A “Northern” is how director Stephen Maxwell Johnson, Yolngu Boy, describes his new film, High Ground, playing on the great American tradition of shoot-em-up cowboy movies we’ve come to know and love from Hollywood.
As COVID has caused a mass exodus of the great and good from tinsel town to the sandy shores of Australia, it’s not hard to imagine that the great Aussie Northern could become a genre unto its own – particularly when the films are of this high calibre.
High Ground sees Simon Baker (The Mentalist) as a disillusioned officer in Arnhem Land trying to balance duty and justice on the bloody frontier of colonial expansion.
Indigenous elder Witiyana Marika, of Yothu Yindi fame, tries to steady the ship as worlds collide and violence and oppression are wrought upon the land.
It’s a gripping man-hunt story tracked through the awe-inspiring Northern Territory with Aussie screen legend Jack Thompson, Underbelly star Callan Mulvey, and newcomer Jacob Junior Nayinggul.
The film pulls no punches in its raw depiction of life during settlement and grapples with piercingly relevant themes of ownership, cooperation, and the soul of the nation and its connection to the land it comprises.
Beautifully shot, it watches almost like a tourism piece for the Northern Territory. The stunning scenery is however contrasted with incredible violence and brutality.
“I wanted it to be visceral”, Johnson says in an interview with The Latch. “I wanted it to be immersive. I wanted the landscape and the country to be very much a character in the film that’s representative of peace, a disturbing peace”.
“Essentially, it’s representative of the oldest living culture and human connection to the land on Earth. I’ve always wanted land to have a very, very strong presence and connection to the storytelling.
“When you see the film in a cinema, you become aware of all of the sounds of the wind and the land and the creatures and the birds and life itself in that way, because it’s all connected”.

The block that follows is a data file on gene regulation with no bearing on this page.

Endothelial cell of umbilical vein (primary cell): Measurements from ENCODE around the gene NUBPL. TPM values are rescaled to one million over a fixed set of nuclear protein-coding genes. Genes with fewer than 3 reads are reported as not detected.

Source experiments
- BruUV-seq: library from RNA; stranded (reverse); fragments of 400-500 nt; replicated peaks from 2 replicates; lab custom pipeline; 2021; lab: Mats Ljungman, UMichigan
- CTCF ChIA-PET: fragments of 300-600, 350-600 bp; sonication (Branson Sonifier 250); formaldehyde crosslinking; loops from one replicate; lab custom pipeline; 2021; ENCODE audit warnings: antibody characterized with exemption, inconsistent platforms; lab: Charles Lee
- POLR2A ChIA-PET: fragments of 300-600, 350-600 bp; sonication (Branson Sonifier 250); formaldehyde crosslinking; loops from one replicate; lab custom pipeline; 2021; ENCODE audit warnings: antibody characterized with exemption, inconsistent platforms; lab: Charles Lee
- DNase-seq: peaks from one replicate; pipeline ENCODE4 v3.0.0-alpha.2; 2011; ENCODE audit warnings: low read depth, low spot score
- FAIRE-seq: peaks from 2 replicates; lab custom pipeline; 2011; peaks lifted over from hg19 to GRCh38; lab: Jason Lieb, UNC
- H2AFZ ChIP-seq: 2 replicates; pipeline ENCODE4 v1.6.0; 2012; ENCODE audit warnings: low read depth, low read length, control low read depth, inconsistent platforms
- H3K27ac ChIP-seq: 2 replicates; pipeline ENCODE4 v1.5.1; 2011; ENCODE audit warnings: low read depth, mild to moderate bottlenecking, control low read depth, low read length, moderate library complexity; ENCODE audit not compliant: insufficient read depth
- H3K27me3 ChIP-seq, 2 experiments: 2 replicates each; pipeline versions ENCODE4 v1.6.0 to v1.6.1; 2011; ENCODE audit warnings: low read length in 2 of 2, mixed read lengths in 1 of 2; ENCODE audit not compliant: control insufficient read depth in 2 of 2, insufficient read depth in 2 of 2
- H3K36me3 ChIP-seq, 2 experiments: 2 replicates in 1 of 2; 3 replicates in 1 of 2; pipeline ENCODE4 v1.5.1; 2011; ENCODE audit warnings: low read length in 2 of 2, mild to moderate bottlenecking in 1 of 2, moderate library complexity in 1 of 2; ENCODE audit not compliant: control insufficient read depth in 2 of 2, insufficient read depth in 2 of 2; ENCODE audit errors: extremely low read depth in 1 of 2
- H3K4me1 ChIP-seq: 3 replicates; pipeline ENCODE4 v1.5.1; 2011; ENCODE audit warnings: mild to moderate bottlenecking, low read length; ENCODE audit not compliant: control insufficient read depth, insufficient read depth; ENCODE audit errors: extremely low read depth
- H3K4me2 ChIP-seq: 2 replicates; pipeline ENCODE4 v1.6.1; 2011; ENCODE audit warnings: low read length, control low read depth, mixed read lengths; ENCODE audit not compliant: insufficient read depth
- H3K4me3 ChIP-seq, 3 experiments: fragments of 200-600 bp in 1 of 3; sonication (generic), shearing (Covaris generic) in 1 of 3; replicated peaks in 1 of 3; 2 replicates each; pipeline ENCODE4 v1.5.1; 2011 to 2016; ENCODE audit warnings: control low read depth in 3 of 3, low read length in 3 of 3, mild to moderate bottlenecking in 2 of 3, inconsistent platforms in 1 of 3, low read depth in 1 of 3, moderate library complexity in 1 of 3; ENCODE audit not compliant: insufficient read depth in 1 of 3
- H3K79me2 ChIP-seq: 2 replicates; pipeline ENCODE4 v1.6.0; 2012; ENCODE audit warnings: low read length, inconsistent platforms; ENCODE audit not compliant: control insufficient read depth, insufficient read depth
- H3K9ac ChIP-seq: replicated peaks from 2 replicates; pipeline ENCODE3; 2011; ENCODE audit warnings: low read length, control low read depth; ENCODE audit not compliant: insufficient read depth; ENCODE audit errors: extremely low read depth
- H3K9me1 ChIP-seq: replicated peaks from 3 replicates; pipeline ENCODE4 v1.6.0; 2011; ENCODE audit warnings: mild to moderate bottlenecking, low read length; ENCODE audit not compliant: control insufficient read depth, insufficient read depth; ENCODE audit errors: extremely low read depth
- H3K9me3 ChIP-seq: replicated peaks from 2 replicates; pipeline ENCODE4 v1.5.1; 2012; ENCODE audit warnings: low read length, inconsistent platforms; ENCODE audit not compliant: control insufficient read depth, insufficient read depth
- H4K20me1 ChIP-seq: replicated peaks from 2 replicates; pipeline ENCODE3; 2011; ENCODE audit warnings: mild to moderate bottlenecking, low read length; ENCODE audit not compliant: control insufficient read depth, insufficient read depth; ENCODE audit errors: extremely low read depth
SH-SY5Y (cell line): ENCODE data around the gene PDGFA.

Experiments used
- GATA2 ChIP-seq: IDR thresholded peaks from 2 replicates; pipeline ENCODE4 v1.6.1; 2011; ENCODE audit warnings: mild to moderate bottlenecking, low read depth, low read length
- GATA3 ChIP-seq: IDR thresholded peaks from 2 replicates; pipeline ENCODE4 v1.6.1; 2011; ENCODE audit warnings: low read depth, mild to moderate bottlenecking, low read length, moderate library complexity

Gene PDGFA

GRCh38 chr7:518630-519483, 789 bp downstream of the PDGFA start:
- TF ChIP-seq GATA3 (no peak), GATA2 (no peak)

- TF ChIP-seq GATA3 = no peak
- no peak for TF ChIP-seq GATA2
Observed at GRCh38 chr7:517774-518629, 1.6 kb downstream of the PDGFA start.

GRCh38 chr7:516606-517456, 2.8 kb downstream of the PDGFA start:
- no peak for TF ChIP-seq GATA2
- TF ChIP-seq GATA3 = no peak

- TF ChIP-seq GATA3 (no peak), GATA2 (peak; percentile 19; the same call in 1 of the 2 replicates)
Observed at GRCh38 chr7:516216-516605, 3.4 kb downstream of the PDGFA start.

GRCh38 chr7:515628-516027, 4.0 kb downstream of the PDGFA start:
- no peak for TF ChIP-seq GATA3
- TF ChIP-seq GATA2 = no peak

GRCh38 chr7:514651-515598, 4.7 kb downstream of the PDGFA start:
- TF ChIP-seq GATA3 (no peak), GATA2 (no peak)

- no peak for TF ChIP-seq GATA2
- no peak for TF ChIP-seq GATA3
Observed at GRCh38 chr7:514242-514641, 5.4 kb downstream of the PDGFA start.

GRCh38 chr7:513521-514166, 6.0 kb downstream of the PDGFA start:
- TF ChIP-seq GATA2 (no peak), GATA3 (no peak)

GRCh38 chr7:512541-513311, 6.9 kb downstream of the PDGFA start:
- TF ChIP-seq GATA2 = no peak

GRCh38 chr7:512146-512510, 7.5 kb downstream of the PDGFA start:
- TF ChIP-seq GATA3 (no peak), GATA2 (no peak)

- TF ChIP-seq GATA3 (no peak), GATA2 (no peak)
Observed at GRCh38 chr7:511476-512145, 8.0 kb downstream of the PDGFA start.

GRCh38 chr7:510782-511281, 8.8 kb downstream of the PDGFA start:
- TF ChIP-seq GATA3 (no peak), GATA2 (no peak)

The movie opens and closes on a towering rock structure standing high across the desert which acts as both the physical and metaphorical high ground.
“That rock is in fact one of the most sacred sites in Western Arnhem Land because it’s where the Djanggawul sisters came to rest. One looks east and one looks west and if you look carefully on that first rotation at the beginning of the film, you can actually see two faces very clearly in the top of the rock.”
“That’s what’s being sung about at the start which sets up this whole idea of creation and the East and the West and ancestral beings moving across the country at the beginning of time”.
Although there is some Indigenous music in the film, generally it’s a very quiet affair, reflecting the stillness and the wildlife of the bush.
“It really is just about trying to put the audience in place, on Country, and in the story itself. It’s about needing to listen, needing to think here and be affected by all that is going on; human, land, animal. I’m just hoping that the film offers a new perspective, a new way of thinking about things”.
The film’s narrative is led by Gutjuk, a young Aboriginal man torn between worlds.
“It’s trying to explore and grapple with our history which is very difficult, misunderstood, misrepresented, and obviously is one of the greatest missed opportunities. And me as a filmmaker, we as a team, collaborated with the Elders right across Arnhem Land and have come together to create this story and put it out there for people to consider”.
The story itself, though fictional, is a composite of the endless historical events ending in bloodshed and massacre – including some that happened to Witiyana’s own family.
“It is a fiction, but it’s a fiction to tell a deeper and a much more powerful truth about what happened”, Johnson explains.
“There are some very, very immediate incidents in Arnhem Land that are very closely connected to Witiyana and a lot of other people who were involved in the making of the film that was also inspiring to the story.